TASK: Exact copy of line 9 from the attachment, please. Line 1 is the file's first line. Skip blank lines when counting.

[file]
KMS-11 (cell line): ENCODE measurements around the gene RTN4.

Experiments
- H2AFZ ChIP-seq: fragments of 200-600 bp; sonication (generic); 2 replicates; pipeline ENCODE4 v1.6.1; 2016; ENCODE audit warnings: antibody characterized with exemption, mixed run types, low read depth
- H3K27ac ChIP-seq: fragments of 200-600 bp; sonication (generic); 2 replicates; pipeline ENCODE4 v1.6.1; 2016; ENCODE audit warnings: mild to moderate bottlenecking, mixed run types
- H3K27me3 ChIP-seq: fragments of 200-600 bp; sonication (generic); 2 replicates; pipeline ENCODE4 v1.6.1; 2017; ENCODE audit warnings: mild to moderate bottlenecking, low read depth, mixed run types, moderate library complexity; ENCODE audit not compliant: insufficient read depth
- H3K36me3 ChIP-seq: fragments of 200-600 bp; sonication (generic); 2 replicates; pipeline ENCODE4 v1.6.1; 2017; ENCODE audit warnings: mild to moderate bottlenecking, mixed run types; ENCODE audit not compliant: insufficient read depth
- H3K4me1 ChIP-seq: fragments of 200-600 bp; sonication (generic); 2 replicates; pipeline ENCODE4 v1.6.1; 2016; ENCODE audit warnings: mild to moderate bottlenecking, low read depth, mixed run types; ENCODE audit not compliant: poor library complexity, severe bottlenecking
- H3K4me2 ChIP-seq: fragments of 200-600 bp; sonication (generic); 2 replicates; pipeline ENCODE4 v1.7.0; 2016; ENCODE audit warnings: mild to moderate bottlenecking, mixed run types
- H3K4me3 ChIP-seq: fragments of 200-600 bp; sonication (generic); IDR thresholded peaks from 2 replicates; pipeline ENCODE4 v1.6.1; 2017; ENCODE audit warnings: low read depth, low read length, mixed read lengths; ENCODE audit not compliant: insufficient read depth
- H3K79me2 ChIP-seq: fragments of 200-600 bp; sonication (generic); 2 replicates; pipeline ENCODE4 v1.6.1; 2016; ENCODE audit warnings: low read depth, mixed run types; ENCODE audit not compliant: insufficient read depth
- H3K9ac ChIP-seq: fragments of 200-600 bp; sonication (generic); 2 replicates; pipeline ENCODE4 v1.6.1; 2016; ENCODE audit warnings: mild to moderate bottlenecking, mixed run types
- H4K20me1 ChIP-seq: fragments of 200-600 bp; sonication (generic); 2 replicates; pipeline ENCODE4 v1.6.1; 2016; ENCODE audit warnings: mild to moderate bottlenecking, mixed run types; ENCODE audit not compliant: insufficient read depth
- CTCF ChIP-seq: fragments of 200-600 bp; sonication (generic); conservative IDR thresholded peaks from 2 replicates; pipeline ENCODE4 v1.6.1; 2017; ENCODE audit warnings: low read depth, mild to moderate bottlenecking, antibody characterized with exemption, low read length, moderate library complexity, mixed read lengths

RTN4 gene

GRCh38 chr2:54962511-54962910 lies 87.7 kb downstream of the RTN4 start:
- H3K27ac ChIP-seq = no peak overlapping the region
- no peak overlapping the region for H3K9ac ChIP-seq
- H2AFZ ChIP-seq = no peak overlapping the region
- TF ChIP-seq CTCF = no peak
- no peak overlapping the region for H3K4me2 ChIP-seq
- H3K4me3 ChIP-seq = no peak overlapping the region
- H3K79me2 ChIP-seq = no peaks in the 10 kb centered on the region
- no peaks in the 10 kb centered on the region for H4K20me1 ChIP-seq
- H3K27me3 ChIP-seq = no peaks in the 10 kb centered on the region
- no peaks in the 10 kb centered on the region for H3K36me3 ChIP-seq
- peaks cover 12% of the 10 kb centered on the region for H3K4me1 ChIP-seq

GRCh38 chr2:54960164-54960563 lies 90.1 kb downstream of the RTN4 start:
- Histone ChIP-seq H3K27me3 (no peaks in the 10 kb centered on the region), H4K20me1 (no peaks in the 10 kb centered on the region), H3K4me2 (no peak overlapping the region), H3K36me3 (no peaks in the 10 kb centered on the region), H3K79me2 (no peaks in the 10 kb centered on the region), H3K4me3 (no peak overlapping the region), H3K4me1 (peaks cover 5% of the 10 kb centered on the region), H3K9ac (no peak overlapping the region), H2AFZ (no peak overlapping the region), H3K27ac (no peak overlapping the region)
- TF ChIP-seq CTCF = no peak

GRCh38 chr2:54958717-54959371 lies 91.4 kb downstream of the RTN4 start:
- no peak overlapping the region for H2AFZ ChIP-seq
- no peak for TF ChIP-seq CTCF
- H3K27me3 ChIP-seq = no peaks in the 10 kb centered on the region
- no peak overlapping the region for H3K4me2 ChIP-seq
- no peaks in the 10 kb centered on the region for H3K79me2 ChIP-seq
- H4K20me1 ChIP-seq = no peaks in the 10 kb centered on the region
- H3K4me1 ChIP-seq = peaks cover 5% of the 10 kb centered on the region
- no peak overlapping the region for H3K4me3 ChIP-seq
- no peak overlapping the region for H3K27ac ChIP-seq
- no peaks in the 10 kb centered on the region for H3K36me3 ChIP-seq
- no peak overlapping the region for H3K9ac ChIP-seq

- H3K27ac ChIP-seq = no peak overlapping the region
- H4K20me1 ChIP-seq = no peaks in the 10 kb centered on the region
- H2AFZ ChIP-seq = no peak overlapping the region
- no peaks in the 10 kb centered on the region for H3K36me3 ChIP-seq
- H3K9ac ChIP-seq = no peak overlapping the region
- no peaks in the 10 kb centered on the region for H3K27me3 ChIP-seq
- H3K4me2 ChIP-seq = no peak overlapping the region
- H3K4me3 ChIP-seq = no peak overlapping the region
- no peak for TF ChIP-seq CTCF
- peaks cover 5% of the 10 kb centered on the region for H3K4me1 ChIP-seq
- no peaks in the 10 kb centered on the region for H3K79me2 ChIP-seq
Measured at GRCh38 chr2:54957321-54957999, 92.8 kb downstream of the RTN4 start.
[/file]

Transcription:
- H3K4me3 ChIP-seq: fragments of 200-600 bp; sonication (generic); IDR thresholded peaks from 2 replicates; pipeline ENCODE4 v1.6.1; 2017; ENCODE audit warnings: low read depth, low read length, mixed read lengths; ENCODE audit not compliant: insufficient read depth